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Borrowers are Getting Nearly Every Loan at the Dealership. Here’s Why that Won’t Change.

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Borrowers are Getting Nearly Every Loan at the Dealership. Here’s Why that Won’t Change

The Good Old Days.

Gas was cheaper.

Unsolved Mysteries was the only reality show on TV.

Twitter did not exist.

And people actually went to their local credit union to get approval for a loan before visiting a dealership to purchase their next vehicle.

It was a pretty wonderful world.

Unfortunately, it disappeared long ago.

Of course, that doesn’t mean the world we live in today is terrible.

Remember paying by the minute for a long-distance call? Remember paying $20 for the whole album or CD just to get that one song? Remember when you had to watch actual commercials?

Remember when you had to visit a credit union or bank before going to a dealership?

The folks who run dealerships and the folks who run credit unions love what they do—and they should. Car dealerships are a vital part of any local economy. Credit unions play a role in community health in a way that is unmatched by any other financial institution. But to most borrowers, the idea of sitting in front of a loan officer and a car sales attendant on the same day is something they would rather avoid.

Especially if they are a nonprime borrower.

The truth is that some rejections matter more than others. For nonprime borrowers, the risk of being told “no” by their local credit union after applying for an auto loan is high. Most credit unions view being good stewards of their members’ money through an almost zero risk tolerance lens.

Being told “no” by a loan officer is demoralizing, especially for buyers building or rebuilding their credit profile. Why would you risk rejection when the dealerships are barraging you with a message that tells you ‘we have a loan for everyone’?

Dealers have a network of lenders capable of serving a wide variety of borrowers, including those with less than perfect credit or even bad credit.

Of course, a nonprime borrower who gets their loan at a dealership also experiences rejection.

They just don’t find out about that rejection until long after they’ve purchased their car. Those adverse action notifications are often tossed in the recycling, along with the rest of the junk mail.

Over eighty percent of all auto loans are made indirectly at the dealership. That’s a daunting statistic worth repeating – in the US, 17 of every 20 auto loans are made at car dealerships! Credit unions simply can’t out-market the combined financial strength of dealers, manufacturers, and the nation’s largest lenders. Dealerships also have shiny objects. Shopping for the actual car is fun.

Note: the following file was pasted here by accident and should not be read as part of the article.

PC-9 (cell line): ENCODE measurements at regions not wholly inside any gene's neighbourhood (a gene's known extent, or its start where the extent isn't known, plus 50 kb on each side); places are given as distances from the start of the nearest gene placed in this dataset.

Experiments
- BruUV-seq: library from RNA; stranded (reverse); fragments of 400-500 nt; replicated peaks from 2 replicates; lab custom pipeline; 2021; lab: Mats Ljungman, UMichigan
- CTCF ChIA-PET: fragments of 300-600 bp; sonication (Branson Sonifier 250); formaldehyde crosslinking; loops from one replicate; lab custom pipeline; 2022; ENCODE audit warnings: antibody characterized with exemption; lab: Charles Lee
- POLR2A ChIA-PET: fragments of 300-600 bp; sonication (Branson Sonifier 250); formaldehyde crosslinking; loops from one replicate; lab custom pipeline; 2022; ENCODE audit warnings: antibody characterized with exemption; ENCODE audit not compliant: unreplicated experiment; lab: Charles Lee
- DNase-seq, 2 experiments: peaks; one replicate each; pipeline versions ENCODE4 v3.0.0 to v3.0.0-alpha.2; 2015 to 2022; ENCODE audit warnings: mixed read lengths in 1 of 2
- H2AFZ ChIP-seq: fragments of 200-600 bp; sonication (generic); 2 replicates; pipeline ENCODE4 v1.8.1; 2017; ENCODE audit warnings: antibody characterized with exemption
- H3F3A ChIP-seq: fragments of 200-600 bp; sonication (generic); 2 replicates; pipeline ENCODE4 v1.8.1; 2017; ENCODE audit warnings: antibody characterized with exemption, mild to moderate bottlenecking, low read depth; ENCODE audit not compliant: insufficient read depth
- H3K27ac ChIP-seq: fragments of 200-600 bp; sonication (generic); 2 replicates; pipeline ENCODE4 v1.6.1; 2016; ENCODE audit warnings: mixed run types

Across the country, credit union executives have learned this lesson the hard way.

For prime indirect loans, captive and national lenders offer such low rates that the lender makes almost no net yield when combined with dealer fees. For below prime borrowers, lowering interest rates will not bring more borrowers in the door. Interest rates rarely motivate such borrowers.

Borrowers with credit scores below 700 almost always make their decision based on the monthly payment.

Investing more money in marketing also won’t bring more borrowers into credit unions looking for car loans. Billions of marketing dollars have created a perception that cars with payments are bundled together] Local credit unions simply cannot fight the marketing machine that drives borrowers to dealerships.

The solution?

Credit unions need to stop being reluctant indirect lenders, and start being the best indirect lenders. Credit unions have to be a preferred option for dealers selling new or late-model vehicles to nonprime borrowers, where yields are strong, and risk is predictable.

Mission-driven financial institutions can strengthen their yield by becoming competitive lenders in the nonprime auto loan market. They can give borrowers in their community a chance to build a stronger financial foundation that will serve them for the rest of their lives. They can expand the credit union’s ability to serve as stewards by making profitable, safe loans to nonprime borrowers.

Credit unions are mission-oriented organizations.

At Proforma Fund, we think of them as the unsung heroes of their community.

That is why we ensure that a loan made in partnership with Proforma Fund will never result in a credit union on the hook for a default. Our advanced risk analysis, data management, member services, advocacy, and default prevention strategy means that credit unions can mitigate their risk while offering nonprime borrowers auto loans on new or late-model vehicles.

The world has changed.

For credit unions, the Good Old Days may be gone for good—but the Better Tomorrows can still lie ahead.